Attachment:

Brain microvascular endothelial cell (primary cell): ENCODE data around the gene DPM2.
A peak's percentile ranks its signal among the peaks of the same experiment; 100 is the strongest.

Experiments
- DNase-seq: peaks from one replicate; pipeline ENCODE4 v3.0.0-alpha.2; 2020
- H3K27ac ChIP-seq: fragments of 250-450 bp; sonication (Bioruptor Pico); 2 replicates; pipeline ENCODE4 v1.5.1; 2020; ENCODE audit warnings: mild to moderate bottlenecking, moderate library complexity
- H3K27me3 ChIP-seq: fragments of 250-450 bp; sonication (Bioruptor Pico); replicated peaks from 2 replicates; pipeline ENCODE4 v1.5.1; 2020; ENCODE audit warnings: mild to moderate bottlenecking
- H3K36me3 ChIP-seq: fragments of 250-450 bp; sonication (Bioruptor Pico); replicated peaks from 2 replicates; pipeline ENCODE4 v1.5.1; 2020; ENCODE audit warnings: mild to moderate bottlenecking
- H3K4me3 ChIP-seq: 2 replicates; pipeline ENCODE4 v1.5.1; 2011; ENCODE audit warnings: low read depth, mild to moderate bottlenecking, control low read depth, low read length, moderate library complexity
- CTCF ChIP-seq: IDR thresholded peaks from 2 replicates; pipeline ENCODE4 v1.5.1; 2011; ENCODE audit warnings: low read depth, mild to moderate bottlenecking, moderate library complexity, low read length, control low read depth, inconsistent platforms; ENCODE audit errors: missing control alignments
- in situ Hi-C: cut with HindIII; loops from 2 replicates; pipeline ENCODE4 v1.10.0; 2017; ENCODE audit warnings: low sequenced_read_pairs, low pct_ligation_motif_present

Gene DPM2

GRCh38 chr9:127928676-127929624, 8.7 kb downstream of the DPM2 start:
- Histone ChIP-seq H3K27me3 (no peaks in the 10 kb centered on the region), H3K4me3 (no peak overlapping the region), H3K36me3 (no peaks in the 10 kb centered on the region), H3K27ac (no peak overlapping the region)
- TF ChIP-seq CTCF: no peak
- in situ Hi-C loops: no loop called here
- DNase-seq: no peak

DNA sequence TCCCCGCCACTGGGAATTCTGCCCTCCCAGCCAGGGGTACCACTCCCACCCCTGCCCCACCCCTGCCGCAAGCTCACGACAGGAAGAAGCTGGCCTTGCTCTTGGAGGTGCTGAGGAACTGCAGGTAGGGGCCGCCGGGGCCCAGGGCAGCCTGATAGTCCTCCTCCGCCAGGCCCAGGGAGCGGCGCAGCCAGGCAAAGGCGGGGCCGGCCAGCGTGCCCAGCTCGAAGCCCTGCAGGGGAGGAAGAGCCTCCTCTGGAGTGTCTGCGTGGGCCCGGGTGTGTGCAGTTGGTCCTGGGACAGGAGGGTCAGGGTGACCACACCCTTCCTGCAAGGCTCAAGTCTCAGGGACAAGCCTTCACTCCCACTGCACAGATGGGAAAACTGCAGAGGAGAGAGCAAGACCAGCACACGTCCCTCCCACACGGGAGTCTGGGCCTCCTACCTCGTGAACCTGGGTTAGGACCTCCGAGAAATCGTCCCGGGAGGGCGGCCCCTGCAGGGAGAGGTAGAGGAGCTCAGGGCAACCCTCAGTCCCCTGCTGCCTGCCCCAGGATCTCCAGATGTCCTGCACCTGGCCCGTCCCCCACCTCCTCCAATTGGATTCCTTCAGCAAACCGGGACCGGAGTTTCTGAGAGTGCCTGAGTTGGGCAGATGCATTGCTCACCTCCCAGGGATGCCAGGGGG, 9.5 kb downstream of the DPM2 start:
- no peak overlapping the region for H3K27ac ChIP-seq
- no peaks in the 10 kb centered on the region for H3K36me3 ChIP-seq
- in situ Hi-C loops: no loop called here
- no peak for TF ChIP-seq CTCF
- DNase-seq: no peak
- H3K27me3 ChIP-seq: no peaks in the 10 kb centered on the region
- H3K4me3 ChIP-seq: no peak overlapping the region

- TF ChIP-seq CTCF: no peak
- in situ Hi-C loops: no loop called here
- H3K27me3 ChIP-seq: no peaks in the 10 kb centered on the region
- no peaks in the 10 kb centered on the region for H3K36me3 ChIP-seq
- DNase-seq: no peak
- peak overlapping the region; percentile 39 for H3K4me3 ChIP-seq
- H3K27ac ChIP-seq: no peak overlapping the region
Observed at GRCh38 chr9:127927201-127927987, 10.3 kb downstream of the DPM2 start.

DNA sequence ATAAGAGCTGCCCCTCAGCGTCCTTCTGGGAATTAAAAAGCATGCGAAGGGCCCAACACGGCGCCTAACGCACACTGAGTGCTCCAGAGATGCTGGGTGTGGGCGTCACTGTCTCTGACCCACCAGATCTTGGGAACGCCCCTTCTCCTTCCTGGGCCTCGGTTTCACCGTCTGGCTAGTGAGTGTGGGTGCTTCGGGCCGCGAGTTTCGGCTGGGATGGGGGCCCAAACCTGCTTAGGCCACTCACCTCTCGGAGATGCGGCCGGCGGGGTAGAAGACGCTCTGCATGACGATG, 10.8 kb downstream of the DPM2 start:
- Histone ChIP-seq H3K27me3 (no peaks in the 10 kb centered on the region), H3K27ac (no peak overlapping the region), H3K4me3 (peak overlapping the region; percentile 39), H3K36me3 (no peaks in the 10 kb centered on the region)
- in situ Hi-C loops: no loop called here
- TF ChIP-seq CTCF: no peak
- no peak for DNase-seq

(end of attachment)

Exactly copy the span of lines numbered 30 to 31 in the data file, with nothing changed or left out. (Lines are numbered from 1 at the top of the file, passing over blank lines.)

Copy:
- peak overlapping the region; percentile 39 for H3K4me3 ChIP-seq
- H3K27ac ChIP-seq: no peak overlapping the region